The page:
Viktoria was a widow whose husband had died in WWI, and the parentage of her son Josef remains a mystery to this day. She had had a relationship with Lorenz Schlittenbauer—the man who had led the search party that discovered the bodies—and both had publicly referred to Josef as their child. They planned to get married—until Andreas interfered, and their relationship ended. Lorenz eventually married someone else; though he and his wife welcomed a baby, it tragically died a few weeks later.

Police zeroed in on Lorenz as a suspect. They theorized that—traumatized by the death of his baby and unwilling to pay child support for Josef—he had come to the farm (located only a few hundred yards from his own) and murdered Viktoria and her family. The theory was bolstered by the fact that those with him during the initial investigation had found his behavior suspicious; they said that he acted nonchalant, viewing and handling the bodies without signs of repulsion. He also knew his way around the farm.

The police questioned Lorenz extensively, but were unable to conclusively place him at the crime scene. His behavior could be explained by shock, they reasoned, and his knowledge of the farm by his relationship with Viktoria.

With Lorenz eliminated, police considered Viktoria’s husband, Karl Gabriel, a suspect, theorizing that he came back from the war and killed them. That theory didn't last long: They soon discovered that Karl had been reported slain in France almost a decade before, with many of his fellow soldiers attesting to seeing his body.

Another theory floated at the time was that Josef was actually the child of Viktoria and her own father, Andreas, and that one of them had killed the entire family before turning the mattock on themselves. Andreas's proclivities for incest and abuse were frequently discussed in the neighboring town; supposedly, Andreas had had other children with Cäzilia besides Viktoria, but she was the only one to survive his violent hands into adulthood. But none of the injuries to the bodies could be explained as self-inflicted, so it wasn't possible that the crimes were a murder-suicide perpetrated by Viktoria or Andreas.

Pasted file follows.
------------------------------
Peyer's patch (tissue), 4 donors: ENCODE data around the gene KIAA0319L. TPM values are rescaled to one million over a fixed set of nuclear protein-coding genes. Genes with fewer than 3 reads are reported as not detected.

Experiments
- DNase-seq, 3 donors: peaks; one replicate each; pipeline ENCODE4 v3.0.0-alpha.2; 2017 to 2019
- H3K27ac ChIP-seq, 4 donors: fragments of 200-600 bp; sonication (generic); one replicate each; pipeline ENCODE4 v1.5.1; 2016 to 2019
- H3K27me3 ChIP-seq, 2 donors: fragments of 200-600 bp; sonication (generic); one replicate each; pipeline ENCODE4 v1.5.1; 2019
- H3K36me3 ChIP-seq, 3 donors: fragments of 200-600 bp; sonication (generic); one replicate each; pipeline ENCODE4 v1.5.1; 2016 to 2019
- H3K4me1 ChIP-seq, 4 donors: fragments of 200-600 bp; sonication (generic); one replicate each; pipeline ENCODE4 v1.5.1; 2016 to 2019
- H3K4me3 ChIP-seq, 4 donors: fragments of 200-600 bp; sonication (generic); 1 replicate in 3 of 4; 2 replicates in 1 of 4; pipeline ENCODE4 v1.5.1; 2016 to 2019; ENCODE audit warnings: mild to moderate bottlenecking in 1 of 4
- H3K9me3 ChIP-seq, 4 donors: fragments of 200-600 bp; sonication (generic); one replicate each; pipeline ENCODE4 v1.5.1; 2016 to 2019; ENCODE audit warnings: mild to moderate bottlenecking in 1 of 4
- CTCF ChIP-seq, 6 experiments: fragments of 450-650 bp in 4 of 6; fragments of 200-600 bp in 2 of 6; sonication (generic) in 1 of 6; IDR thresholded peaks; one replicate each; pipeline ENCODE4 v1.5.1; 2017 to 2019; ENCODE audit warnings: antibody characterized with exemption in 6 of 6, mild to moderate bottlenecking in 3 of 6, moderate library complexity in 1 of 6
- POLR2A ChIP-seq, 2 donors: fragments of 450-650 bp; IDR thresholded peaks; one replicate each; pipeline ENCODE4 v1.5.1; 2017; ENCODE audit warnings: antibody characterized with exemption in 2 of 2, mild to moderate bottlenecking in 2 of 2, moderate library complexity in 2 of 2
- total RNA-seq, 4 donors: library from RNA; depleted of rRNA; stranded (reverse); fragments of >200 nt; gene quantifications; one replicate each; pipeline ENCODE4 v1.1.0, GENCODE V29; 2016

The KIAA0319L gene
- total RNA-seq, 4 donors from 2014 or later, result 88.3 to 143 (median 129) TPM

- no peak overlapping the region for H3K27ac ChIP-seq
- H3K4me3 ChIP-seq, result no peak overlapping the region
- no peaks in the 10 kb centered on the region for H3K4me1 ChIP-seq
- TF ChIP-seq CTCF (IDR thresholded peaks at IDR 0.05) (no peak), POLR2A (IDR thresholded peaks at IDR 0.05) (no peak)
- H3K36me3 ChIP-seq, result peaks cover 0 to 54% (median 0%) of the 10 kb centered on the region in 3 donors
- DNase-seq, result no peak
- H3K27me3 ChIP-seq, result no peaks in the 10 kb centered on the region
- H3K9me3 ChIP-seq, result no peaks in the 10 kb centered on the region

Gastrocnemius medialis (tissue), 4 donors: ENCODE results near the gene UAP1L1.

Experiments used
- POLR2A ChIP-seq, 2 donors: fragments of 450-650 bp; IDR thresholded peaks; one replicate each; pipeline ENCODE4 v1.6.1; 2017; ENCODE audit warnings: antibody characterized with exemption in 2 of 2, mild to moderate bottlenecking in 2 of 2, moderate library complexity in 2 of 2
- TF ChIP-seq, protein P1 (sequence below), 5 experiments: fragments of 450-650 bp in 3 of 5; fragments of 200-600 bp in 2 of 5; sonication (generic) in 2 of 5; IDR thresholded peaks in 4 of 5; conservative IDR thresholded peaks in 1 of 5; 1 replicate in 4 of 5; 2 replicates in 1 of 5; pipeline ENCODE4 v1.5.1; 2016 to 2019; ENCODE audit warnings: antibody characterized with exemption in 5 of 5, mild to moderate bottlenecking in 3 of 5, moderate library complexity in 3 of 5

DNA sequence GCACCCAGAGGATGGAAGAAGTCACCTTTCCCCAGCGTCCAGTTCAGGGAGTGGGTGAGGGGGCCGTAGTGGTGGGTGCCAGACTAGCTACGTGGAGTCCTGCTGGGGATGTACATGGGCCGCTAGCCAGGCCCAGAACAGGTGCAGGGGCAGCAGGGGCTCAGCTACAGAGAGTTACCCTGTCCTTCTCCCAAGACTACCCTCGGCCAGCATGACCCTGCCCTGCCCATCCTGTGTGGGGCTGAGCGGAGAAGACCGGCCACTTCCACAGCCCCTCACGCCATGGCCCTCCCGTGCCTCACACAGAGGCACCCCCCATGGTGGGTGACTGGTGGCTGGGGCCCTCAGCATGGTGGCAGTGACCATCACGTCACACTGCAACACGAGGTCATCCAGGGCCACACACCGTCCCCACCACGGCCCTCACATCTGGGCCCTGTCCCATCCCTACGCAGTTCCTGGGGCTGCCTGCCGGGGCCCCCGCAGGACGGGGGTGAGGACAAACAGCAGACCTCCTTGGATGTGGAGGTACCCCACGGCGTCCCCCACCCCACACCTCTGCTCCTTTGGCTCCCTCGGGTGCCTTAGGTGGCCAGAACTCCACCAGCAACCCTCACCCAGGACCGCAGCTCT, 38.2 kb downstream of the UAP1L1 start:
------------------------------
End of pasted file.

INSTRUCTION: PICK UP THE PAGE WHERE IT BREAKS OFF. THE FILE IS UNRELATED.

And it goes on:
The murderer had to be someone who didn't live at the farm. But who?

Only one thing could be stated with any degree of certainty: The crimes had been committed by someone who knew their way around a farm, as evidenced by the continued upkeep after the murders and by the expert wielding of the mattock. The brutality of the murders suggested that they had been committed by someone with a personal vendetta against one or several of the Grubers.

But police at the time failed to come up with answers and eventually closed the case—though it would not remain closed.

SILENT SKULLS

The Hinterkaifeck case has been reopened several times in the last 95 years. Even clairvoyants have been given a chance at it—in his book Hinterkaifeck: Spuren eines mysteriösen Verbrechens, author Peter Leuschner details how the bodies of the Gruber family and the maid were beheaded not long after the original autopsies and the skulls sent on to Munich, where they were examined for metaphysical clues. Sadly, the skulls did not speak.

In 1923, the farm was demolished, and the family lays buried—without their heads—in a plot in Waidhofen; the skulls were lost during WWII and never returned. Initial evidence gathered at the crime scene is either also lost or too ancient to give up any secrets, though in 2007 the Fürstenfeldbruck Police Academy took the Hinterkaifeck Murders on as a cold case. Because of the relatively basic forensic techniques employed during the original investigation, as well as missing evidence and the later deaths of some suspects, they were unable to conclusively identify the murderer—though they did all agree on a theory.

Out of respect for surviving family members of people related to the crime, however, that theory remains a secret. At this point, it seems unlikely the public will ever know who committed the murders, or why. Whatever secrets the Gruber family kept in life and death, they now slumber alongside them in the grave.

Up in the Air: When 'Balloon Boy' Took Flight

John Moore, Getty Images
John Moore, Getty Images

It was like a Weekly World News cover come to life. On October 15, 2009, most of the major network and cable broadcasters interrupted their daytime programming to cover what appeared to be a silver flying saucer streaking through the air. Out of context, it was as though the world was getting its first sight of a genuine UFO.

Reading the scroll at the bottom, or listening to the somewhat frantic newscasters, provided an explanation: It was not alien craft but a homemade balloon that had inadvertently taken off from the backyard of a family home in Fort Collins, Colorado. That, of course, was not inherently newsworthy. What made this story must-see television was the fact that authorities believed a 6-year-old boy was somehow trapped inside.